ArtsAutosBooksBusinessEducationEntertainmentFamilyFashionFoodGamesGenderHealthHolidaysHomeHubPagesPersonal FinancePetsPoliticsReligionSportsTechnologyTravel

Helping Your Child Understand Prejudice

Updated on March 12, 2011

We live in a diverse society with people from different religions, races, political beliefs, and nationalities. Un­fortunately, many stereotypes are associated with this diversity, which often lead to discrimination and prejudice. It is not uncommon to hear jokes that focus on a specific charac­teristic or a certain ethnic group. The attitudes and opinions that are formed about people simply because they belong to a specific race, religion, or nationality are the basis of prejudice. When people act on the basis of prejudices and stereotypes, they are engaging in discrimination.

Even in the most progressive, liberal areas, children are exposed to the stereotypes and prejudices of those around them. Whether it is someone telling a joke about a particular nationality or someone making a comment about a group of people based on their religion, it is difficult to protect children from these attitudes. Sometimes even our own family members hold specific attitudes that, in one way or another, are ex­pressed to children. Other children can also communicate these attitudes during play or, more dramatically, in their un­willingness to play with certain children. Children who have a poor self-image tend to be more likely to develop prejudices, or those children, putting down another person makes them & more important.

As a parent, there are several steps you can take to minimize some of the prejudices your child might experience. First, accept your child as a unique and special person. Your child's feelings that she is seen as a person who has specific qualities can help her to view others as unique individuals. Whenever possible, provide your child with opportunities to interact with people of different backgrounds and cultures. Children can jam a great deal about other people through exposure. Sesame Street is a children's television program that has taken specific steps to support cultural diversity.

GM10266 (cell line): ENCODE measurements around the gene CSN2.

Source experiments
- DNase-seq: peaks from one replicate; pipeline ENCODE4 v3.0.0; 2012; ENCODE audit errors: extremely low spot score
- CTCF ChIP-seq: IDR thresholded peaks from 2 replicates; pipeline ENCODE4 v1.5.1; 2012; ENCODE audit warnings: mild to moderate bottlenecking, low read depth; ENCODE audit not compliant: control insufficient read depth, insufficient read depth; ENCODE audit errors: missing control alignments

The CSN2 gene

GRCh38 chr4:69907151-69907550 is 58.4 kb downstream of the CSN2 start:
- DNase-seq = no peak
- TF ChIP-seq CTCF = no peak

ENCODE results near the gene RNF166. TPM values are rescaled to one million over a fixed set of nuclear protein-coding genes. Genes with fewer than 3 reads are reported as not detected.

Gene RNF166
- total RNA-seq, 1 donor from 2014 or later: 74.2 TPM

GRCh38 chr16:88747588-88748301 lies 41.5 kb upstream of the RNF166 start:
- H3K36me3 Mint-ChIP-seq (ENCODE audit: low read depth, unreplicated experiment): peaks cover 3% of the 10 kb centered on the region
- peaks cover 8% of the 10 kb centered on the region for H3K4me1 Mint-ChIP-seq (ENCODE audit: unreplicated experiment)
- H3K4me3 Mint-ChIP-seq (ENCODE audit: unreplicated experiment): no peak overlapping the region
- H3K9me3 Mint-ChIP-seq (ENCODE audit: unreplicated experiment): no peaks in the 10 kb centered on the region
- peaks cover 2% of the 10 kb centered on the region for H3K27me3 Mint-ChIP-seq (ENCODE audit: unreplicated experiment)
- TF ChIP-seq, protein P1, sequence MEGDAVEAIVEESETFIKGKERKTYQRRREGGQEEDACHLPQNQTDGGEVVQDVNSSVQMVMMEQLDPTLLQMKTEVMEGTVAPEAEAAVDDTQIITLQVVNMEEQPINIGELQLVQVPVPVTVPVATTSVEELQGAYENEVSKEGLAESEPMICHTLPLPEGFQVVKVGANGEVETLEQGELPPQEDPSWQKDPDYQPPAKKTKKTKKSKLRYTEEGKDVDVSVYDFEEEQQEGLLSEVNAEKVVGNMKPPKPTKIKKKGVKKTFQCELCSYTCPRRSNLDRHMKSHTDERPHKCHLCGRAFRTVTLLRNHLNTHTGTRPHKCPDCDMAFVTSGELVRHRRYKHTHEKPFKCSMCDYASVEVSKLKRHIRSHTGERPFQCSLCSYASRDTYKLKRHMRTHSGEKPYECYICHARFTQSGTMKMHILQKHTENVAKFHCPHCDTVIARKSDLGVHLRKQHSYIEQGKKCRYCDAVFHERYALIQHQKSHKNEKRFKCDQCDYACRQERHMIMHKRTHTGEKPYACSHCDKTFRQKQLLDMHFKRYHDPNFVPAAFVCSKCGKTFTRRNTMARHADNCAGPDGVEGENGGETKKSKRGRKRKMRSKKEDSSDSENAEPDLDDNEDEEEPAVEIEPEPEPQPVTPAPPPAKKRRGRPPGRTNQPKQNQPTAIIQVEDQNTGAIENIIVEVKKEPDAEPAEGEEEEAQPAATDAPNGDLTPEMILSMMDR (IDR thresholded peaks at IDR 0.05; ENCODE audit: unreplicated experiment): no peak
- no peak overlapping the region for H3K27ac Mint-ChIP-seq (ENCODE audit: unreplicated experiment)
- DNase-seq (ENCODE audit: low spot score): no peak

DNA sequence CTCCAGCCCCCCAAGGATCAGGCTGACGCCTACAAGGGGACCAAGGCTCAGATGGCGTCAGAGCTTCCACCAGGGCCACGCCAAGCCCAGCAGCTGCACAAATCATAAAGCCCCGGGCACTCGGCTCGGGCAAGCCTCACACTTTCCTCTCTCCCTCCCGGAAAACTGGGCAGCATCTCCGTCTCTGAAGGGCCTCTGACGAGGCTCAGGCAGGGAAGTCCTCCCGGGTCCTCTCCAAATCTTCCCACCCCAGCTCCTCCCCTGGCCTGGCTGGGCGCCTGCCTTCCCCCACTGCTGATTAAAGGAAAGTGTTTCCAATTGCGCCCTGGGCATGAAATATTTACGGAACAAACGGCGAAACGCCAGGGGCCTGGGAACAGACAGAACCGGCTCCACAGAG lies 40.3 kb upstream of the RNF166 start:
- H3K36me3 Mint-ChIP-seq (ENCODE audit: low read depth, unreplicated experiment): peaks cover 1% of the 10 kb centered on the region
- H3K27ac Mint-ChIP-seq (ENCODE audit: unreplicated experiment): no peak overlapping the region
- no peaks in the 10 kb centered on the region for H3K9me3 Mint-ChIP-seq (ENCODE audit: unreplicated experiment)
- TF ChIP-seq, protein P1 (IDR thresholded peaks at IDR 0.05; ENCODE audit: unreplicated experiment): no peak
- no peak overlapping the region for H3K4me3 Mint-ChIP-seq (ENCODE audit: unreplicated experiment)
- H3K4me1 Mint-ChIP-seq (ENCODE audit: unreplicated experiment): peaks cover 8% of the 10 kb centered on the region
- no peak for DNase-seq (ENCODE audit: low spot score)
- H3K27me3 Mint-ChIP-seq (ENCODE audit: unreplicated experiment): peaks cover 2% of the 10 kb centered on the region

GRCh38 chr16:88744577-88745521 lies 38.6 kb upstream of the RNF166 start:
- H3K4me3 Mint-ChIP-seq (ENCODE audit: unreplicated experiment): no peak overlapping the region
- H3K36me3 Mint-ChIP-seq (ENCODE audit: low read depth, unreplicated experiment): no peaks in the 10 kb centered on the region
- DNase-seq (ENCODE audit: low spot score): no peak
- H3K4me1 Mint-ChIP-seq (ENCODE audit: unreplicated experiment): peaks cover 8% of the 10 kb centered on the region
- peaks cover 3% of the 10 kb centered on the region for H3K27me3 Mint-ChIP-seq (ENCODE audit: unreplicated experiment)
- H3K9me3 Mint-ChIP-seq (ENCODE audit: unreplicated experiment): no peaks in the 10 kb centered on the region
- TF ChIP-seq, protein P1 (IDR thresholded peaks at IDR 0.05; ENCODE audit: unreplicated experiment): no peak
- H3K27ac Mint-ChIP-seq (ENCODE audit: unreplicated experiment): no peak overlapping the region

Point out to your child that the ways people are similar are more important than the ways they are different. The fact that all human beings are born with the ability to think, love, and experience feelings is more fundamental than the color of their skin or where they were born. Our focus tends to be on differences rather than similarities. Helping children to see these similarities may also help us to direct our attention away from the differences as well.

Most children will question why people are different. Help your child learn to value diversity by regarding the differences in culture, appearance, and religion as distinctions that add interest and variety to our world. There are many children's books that explain different types of celebrations for the vari­ous holidays and feasts that occur. It is also important to point out and discuss the achievements of outstanding individuals in groups of people.

Identify the misconceptions, and correct them. Children often hear things from their peers that they take as truth. It is important to find out what incorrect information your child has. In language that can be easily understood by a five year old, explain why the information is wrong. For many children, school is their first exposure to people of different backgrounds. If they have been given misinformation, they carry it to school with them. This is often seen when children encoun­ter a person with a physical handicap. Depending on the infor­mation they have, this person may be thought of as "retarded" or even be the target of cruel teasing.

Help your child to become more sensitive to the feelings of others in any situation. Whether it is general name calling or a stereotype based on religion or nationality, guide your child in her understanding of how these words hurt other people. When your child has a good understanding that prejudice and discrimination are unfair, she may be able to create positive change. For a five year old, this may consist of telling another child that it is wrong to tease or being the first on the block to make friends with a new child in the neighborhood. If these things can start at age five, perhaps more of the prejudices we see as adults will start to disappear.


Submit a Comment

No comments yet.